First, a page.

On Courage and Truth (March 17, 2008)
Ernest Hemingway’s description of “courage” as “grace under pressure” is popularly invoked, although he provides a more accurate definition of “poise.” Courage is a decision to do something that needs to be done or to say something that needs to be said even if it is not likely to be successful or well-received. Political courage is a decision to do something or say something that is in the greater interest even if it is not in the individual’s interest. No one seeks to pursue something that is not in one’s interest and is likely to fail. But courage happens.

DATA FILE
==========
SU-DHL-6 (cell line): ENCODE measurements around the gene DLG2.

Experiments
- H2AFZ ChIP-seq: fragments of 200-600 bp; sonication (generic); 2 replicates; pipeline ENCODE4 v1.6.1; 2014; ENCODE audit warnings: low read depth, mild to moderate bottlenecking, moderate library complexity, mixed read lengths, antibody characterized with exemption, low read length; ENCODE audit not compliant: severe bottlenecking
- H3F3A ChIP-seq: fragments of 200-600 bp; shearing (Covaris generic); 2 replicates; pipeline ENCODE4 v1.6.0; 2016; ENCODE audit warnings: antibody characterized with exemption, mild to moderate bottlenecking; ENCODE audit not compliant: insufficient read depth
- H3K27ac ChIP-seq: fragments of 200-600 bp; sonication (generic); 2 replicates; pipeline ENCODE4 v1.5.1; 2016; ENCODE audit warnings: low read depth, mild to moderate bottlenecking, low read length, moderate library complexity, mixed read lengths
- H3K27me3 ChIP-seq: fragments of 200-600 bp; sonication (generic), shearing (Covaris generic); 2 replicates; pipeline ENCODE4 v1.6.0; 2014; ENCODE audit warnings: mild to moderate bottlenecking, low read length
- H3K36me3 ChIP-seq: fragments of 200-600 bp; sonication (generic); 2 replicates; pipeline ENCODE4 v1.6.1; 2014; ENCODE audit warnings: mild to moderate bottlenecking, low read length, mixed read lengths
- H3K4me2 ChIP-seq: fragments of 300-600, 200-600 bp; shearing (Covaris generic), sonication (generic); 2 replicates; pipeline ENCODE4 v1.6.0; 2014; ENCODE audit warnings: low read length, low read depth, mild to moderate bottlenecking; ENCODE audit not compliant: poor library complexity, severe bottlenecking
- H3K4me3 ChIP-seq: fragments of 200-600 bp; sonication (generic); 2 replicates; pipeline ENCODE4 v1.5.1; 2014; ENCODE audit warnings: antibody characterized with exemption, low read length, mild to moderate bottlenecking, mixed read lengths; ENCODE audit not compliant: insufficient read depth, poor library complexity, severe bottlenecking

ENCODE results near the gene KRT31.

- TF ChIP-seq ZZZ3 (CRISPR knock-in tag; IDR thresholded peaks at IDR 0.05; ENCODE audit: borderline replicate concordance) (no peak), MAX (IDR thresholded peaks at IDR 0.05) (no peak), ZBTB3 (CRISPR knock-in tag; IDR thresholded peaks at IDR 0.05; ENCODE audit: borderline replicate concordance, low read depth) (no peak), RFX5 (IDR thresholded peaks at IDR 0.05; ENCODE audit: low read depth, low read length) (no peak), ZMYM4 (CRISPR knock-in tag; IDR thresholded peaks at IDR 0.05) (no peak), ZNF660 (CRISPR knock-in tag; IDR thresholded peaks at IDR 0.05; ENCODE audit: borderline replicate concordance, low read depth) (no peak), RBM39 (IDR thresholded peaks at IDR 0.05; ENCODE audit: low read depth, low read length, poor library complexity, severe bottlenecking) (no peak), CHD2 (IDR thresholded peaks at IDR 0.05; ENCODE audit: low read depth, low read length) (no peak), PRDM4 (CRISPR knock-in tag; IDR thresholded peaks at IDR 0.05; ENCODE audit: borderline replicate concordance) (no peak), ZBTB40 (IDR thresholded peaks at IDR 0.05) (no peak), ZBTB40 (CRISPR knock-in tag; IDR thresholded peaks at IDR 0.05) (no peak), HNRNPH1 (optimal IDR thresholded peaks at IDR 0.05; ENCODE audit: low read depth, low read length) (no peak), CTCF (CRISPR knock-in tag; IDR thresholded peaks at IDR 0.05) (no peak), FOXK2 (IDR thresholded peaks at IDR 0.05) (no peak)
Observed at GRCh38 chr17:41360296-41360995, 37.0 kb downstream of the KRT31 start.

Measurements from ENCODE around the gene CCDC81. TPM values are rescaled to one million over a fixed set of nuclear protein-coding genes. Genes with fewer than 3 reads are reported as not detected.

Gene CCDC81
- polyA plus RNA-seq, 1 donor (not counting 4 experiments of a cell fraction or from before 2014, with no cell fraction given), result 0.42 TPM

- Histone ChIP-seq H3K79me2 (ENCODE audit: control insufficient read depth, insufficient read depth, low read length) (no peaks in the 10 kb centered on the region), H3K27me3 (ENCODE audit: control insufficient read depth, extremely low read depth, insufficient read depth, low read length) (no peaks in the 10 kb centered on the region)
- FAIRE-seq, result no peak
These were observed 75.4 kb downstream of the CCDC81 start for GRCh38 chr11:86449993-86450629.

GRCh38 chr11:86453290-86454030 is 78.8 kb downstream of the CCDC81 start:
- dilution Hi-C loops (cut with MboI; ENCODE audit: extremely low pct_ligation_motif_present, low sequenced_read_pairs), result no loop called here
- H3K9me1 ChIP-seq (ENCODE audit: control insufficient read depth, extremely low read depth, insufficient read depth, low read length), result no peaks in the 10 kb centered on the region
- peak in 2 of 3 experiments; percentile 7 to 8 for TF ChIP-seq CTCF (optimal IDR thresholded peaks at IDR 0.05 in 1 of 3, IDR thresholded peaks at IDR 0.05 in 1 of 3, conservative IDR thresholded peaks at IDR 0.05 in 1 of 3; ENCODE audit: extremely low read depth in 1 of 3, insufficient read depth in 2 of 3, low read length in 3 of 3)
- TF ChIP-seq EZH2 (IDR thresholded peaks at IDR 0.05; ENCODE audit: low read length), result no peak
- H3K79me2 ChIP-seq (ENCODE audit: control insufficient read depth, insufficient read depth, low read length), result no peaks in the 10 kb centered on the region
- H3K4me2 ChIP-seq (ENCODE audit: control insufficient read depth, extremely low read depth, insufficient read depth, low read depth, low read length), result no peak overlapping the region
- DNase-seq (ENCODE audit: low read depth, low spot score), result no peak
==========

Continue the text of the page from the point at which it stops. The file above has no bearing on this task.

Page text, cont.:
Find the Truth and it shall set you free, they say. Not really. Find the Truth and you may be imprisoned. The Truth often terrifies. Most people do not lead lives of quiet desperation, but they do go to the grave with the song still in them. They lead lives of quiet delusion and refuse to sing or shout out the Truth before they go to the grave. Getting through the day is not easy. Overlooking or disregarding the Truth is the path of least resistance.
[With a nod to Montaigne’s essais.]
Bumper stickers of the week:
Ne sois pas decourage
No se desanime